Declaration of… Love
I liked it and I’m not alone. Audiences and critics here have hailed “Declaration of War” (La guerre est declarée), a film by French director Valérie Donzelli, now in its fifth successful week in theaters. France likes it so much that it has made the movie the country’s official submission to the Oscars. The Academy Awards nod is sure to give it play outside France’s borders.
The plot is simple and terrifying: Young, hip couple fall in love and make a baby. Couple discovers baby has a brain tumor. Couple spends the rest of the movie doing their best to save the baby and themselves.
The story is based on the real life experience of director Donzelli (pictured right), who co-wrote the screenplay with partner Jérémie Elkaïm (left). And here’s the real kicker: They both play themselves in the movie, reliving probably the hardest moments of their life.
I found myself immediately wrapped up in the film - perhaps because I’m a young father - but also against my better instincts. This movie has all the trappings of the artsy-smartsy stink Paris filmmakers push out into the world with unfortunate frequency. The opening scene is of a pair of legs walking, endlessly it seems, down a hospital corridor. There’s a ton of hand-held camera shots.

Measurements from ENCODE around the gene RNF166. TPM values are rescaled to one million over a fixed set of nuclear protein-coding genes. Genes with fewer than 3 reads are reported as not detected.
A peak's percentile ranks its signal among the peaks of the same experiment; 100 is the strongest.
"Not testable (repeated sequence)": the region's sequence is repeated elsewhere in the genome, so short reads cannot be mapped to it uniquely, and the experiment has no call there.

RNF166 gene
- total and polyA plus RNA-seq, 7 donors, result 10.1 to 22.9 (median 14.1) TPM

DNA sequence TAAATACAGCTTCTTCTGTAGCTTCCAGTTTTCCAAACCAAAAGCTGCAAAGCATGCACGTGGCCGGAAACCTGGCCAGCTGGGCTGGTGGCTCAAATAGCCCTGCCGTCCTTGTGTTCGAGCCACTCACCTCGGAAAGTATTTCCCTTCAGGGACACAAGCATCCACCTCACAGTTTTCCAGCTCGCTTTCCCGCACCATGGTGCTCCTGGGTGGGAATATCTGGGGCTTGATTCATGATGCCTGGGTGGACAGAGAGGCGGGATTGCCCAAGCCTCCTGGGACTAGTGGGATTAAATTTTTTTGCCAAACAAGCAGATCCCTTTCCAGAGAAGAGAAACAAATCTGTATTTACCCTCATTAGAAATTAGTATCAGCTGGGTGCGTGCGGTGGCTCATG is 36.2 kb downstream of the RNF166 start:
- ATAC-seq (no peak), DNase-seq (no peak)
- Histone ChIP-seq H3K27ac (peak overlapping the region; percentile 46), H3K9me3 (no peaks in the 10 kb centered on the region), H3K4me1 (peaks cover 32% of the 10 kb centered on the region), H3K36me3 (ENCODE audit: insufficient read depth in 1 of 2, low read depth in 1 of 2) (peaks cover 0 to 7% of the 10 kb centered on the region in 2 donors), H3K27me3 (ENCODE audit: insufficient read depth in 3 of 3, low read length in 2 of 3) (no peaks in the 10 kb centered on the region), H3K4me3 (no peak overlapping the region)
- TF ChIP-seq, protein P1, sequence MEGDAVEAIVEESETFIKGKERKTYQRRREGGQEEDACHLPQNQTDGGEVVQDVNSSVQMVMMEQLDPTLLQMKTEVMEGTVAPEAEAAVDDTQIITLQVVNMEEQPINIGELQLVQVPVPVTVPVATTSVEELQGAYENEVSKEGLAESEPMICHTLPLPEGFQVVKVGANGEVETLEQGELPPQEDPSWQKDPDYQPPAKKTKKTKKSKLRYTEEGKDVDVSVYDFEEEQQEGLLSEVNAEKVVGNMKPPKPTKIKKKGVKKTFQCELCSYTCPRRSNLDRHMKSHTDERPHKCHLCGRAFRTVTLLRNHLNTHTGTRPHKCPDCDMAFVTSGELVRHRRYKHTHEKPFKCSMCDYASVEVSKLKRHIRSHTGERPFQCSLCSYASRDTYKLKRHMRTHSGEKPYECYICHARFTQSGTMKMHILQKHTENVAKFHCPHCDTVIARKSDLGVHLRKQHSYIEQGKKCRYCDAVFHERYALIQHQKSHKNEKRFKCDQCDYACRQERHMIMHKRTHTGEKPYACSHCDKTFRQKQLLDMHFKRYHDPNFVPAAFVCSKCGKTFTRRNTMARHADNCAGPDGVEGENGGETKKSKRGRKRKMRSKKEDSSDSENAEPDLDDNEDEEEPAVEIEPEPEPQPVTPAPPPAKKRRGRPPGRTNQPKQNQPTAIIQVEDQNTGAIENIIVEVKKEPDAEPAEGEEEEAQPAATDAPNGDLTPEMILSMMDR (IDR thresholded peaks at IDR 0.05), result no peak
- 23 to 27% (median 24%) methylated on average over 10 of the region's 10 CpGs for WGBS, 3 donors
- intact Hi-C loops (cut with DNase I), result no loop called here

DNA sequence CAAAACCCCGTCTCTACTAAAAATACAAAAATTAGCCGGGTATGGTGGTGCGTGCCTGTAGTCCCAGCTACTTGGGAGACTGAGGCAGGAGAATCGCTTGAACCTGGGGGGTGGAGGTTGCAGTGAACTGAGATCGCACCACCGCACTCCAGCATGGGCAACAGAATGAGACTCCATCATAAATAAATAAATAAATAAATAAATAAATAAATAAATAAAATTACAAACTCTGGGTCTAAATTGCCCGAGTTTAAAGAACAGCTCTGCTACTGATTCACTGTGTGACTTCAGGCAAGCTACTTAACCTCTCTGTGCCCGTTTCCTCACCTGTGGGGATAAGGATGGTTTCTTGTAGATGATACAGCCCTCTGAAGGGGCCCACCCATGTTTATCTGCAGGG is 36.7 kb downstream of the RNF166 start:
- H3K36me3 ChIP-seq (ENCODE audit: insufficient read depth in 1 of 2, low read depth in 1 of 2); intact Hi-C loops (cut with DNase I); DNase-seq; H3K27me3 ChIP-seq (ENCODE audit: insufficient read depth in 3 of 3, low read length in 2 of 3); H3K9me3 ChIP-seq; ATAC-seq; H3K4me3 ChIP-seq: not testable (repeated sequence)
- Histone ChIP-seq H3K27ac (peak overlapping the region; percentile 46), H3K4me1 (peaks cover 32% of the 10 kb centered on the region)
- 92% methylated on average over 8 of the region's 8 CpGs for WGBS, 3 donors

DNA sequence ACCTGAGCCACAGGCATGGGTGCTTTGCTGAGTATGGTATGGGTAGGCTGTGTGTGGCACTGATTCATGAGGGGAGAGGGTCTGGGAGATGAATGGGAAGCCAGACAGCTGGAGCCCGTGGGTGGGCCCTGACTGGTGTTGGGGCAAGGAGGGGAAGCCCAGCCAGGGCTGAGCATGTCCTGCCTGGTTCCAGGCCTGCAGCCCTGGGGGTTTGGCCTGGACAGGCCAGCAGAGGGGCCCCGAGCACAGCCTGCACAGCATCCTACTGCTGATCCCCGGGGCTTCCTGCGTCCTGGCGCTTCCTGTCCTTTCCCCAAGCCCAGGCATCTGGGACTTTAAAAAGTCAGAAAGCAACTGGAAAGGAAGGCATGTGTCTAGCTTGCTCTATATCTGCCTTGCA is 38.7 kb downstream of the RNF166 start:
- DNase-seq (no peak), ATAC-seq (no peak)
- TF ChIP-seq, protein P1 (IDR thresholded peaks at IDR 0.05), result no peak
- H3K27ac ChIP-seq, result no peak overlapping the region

I left the theatre happy, buoyant even, and also very conflicted about my own notions about French cinema. I called friend and movie critic Jon Frosch for answers and counsel. Our conversation went something like this:
Me: I don’t get it, why did I like this movie?
Jon (wondering if he heard the question right): Maybe because the story has a universal appeal, it’s about a situation that would be frightening to any person. French movies often focus on emotions or preoccupations that may come off as very French. The characters agonize and talk and talk and talk over emotional problems in a way that's not easy to understand or appreciate for American audiences, and their approach to dealing with them is much more tortured, ambiguous, and philosophical than we're used to. Americans tend to like their movies punchier and more morally clear-cut. This movie deals with a universal problem and shows people confronting it bravely and head-on.
Me: What about the extra avant-garde stuff? The musical duet, the part when everyone starts kissing? Usually that makes me unplug immediately.
Jon (now reaching for his arsenal of movie critic verbiage): The filmmakers used a fresh, dynamic style to enliven and renew an old genre (the disease movie). It’s a movie about disease, but not at all like other movies of people getting sick, not heavy and overly tear-jerking. It's paced like a thriller and has a light, often comic tone. It’s not even so much about the sick baby. You don’t even see him the second half of the movie. It’s more of a portrait of a young, 21st century couple and how they deal with something potentially tragic. You probably liked it because you are not into the languorous, ambiguous, talky French films. Here the characters are always running.
Me (feeling reassured): So did you like it?
Jon: I thought it was an interesting, bold stylistic approach, and the first half is gripping, but on the whole I found it overrated. The couple was annoyingly perfect, and their characters and relationship left me cold, despite their heartbreaking situation.
Me (indignantly): How can you say that about the best French movie ever!
Jon: You really do need help.